Re Cal Thomas column on Sunday on North Carolina fighting back on the bathroom issue:
It's more than about bathrooms. All the attention on who can use toilets and locker rooms has overshadowed what employment rights advocates say is an even more expansive change made by the law — one that could affect all workers in North Carolina, not just those who are lesbian, gay, bisexual or transgender.
Tucked inside this bill is language that strips North Carolina workers of the ability to sue under a state anti-discrimination law, a right that has been upheld in court since 1985. If you were fired because of your race, gender, or religion you no longer have a place to turn. Conservative-leaning groups have been trying for decades to reduce the number of civil lawsuits in the states. In this bill, lawmakers accomplished this by adding a single sentence to the state’s employment discrimination law that says that no person may bring any civil action based upon the public policy expressed in it.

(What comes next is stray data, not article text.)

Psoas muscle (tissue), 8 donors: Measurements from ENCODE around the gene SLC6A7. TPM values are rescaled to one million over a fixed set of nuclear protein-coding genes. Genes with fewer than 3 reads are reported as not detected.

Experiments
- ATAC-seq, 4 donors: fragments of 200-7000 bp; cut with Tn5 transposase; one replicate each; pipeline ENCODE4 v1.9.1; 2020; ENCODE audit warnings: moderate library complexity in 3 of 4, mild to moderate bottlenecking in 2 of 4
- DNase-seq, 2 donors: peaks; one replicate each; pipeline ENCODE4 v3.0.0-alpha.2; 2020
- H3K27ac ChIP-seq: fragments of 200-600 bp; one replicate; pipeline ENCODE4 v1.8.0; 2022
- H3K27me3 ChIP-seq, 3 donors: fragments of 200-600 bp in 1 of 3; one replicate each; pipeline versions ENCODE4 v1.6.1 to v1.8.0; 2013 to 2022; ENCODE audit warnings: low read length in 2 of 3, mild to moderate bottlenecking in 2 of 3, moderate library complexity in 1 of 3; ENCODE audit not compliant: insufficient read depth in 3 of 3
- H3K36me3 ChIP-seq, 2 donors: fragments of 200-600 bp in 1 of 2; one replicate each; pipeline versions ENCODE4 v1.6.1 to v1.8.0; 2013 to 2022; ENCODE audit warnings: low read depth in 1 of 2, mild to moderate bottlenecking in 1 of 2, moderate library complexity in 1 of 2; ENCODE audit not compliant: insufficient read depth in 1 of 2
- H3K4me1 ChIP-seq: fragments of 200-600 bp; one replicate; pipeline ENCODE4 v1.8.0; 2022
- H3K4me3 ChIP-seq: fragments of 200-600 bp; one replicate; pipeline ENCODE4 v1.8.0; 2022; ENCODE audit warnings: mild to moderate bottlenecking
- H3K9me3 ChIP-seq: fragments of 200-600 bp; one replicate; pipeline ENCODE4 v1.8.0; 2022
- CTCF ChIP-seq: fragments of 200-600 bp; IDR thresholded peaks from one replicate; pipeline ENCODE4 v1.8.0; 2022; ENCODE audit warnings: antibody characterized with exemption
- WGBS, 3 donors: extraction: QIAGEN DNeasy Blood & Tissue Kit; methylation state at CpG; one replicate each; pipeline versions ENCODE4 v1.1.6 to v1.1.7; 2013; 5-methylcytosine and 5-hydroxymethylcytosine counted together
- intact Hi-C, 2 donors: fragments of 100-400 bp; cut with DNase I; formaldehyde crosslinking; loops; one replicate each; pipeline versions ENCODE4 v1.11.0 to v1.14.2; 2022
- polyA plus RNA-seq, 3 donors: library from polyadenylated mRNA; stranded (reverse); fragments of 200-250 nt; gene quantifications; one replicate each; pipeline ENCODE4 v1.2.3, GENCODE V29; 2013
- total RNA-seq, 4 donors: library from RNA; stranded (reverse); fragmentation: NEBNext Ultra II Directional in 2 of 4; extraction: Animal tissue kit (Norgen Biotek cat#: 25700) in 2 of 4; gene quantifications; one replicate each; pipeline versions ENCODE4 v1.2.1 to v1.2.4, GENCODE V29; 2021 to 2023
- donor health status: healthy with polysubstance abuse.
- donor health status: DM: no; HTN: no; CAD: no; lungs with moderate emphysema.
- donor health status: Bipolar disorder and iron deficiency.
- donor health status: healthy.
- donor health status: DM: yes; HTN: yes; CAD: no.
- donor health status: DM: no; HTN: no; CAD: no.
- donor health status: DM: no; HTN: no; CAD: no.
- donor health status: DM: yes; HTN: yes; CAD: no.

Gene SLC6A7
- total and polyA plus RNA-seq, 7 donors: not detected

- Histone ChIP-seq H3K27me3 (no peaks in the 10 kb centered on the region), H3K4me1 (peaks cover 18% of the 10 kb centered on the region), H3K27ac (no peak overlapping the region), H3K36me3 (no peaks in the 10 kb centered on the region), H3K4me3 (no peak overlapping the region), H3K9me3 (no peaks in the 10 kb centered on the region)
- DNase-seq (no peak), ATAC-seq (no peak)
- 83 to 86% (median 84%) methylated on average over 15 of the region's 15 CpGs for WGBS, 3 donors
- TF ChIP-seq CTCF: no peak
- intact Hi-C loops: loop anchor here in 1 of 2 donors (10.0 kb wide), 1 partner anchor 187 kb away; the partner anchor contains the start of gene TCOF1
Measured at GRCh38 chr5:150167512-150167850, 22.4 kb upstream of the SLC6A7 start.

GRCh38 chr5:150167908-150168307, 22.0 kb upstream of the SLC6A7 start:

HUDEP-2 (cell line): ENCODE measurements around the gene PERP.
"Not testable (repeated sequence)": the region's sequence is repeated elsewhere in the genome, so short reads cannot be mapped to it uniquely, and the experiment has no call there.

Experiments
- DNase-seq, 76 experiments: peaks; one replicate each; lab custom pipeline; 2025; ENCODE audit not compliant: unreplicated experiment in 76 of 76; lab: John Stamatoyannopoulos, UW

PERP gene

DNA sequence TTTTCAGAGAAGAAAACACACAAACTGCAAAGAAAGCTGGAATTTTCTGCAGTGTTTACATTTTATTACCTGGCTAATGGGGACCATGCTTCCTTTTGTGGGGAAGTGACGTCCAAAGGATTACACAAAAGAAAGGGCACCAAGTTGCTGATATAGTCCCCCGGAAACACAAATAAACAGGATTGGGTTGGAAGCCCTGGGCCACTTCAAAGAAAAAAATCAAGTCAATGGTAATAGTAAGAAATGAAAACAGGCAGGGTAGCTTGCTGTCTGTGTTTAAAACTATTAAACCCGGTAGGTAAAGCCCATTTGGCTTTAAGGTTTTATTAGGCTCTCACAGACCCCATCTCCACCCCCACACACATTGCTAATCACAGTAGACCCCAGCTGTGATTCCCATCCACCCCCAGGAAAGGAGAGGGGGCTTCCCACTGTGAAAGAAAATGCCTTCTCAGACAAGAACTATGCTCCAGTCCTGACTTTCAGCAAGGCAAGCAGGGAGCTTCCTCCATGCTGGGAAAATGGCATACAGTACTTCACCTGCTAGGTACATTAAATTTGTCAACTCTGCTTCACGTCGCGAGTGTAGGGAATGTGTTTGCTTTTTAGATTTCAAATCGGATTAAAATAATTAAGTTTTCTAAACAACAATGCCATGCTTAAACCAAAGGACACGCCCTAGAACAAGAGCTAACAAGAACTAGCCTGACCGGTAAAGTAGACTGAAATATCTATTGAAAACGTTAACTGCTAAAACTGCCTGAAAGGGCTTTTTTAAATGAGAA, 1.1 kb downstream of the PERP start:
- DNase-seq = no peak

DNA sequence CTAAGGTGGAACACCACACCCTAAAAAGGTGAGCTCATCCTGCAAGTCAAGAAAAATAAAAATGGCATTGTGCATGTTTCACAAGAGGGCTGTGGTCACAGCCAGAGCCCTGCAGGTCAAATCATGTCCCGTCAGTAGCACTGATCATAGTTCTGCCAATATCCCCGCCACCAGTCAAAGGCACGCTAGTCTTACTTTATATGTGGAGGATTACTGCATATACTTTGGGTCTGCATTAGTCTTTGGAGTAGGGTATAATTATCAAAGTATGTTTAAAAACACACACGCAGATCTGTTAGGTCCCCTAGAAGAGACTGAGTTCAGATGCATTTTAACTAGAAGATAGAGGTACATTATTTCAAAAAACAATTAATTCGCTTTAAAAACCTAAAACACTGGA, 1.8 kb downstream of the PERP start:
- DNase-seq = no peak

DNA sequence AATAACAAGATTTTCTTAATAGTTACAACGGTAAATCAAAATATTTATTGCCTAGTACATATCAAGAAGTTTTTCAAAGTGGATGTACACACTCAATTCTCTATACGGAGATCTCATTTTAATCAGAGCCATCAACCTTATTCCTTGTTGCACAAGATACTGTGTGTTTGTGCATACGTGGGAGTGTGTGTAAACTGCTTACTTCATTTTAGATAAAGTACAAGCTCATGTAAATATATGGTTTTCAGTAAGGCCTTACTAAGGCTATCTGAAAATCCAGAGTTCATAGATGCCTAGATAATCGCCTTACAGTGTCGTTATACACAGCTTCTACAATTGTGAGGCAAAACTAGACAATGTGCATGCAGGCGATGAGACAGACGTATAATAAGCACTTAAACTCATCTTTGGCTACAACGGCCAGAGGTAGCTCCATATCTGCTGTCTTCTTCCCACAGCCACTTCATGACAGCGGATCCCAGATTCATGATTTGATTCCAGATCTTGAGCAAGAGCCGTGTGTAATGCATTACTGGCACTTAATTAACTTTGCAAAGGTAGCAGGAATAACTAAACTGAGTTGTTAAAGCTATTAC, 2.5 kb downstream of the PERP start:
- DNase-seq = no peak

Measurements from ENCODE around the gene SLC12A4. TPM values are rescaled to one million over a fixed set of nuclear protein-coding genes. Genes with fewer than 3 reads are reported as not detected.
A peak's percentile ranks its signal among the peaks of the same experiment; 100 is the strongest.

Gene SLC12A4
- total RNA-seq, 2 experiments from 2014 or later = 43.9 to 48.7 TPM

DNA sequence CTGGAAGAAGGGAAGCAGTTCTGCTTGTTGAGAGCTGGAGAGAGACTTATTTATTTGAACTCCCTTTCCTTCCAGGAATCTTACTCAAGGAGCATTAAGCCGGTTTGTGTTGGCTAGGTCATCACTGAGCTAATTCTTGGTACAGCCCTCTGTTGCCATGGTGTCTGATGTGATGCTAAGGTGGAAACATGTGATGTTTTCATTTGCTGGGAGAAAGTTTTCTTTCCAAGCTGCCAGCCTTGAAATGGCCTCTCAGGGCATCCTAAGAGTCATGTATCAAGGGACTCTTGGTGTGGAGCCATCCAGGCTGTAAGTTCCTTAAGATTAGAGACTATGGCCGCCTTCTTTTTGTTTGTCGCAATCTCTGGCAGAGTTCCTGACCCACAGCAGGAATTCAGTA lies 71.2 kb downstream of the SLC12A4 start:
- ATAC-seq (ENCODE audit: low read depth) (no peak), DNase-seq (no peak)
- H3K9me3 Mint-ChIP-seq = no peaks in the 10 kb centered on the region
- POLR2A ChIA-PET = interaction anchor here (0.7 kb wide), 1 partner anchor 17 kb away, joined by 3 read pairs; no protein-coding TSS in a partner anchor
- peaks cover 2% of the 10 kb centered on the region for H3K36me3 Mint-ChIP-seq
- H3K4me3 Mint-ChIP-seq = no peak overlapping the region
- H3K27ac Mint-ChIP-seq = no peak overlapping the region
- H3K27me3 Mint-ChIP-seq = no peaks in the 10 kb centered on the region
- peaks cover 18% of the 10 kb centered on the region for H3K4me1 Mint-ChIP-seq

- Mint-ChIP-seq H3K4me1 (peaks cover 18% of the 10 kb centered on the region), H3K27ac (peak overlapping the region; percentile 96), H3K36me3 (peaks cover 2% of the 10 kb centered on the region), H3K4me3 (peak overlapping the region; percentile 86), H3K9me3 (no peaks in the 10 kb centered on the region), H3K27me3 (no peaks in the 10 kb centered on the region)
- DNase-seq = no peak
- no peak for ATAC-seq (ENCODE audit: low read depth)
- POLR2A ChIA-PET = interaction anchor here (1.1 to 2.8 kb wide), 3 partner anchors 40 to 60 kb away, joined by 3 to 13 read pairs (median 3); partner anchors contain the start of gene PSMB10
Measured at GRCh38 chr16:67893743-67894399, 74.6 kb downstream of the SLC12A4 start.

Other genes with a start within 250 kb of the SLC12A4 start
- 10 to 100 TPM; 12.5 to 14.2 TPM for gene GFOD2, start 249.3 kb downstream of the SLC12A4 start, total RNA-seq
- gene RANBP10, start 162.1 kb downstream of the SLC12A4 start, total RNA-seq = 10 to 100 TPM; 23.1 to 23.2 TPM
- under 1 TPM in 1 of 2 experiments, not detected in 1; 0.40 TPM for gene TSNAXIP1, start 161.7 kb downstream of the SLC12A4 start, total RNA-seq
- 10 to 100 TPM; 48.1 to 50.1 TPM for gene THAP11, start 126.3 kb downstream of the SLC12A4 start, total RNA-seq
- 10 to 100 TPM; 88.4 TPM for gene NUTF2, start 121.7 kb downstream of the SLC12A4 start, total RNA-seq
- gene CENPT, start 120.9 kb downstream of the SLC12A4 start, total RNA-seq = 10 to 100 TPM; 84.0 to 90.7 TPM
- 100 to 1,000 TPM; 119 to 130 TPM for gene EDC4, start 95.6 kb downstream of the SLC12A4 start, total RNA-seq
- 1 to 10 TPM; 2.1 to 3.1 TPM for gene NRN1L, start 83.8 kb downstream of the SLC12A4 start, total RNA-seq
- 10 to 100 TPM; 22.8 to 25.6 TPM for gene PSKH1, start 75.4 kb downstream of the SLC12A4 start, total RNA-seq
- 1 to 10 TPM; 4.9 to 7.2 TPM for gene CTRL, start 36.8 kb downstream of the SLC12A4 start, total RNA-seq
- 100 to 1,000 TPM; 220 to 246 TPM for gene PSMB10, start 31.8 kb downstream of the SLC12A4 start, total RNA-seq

It also allows the state to have control over minimum wage rates, meaning local governments can’t set their own. While no local municipalities in North Carolina have set different wages than the state, some wanted to make changes and now they can’t.
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The feds may have overreached in their reaction to this bill but they are just mirroring what North Carolina is trying to do with their municipalities.
John LoConte, Garden City Beach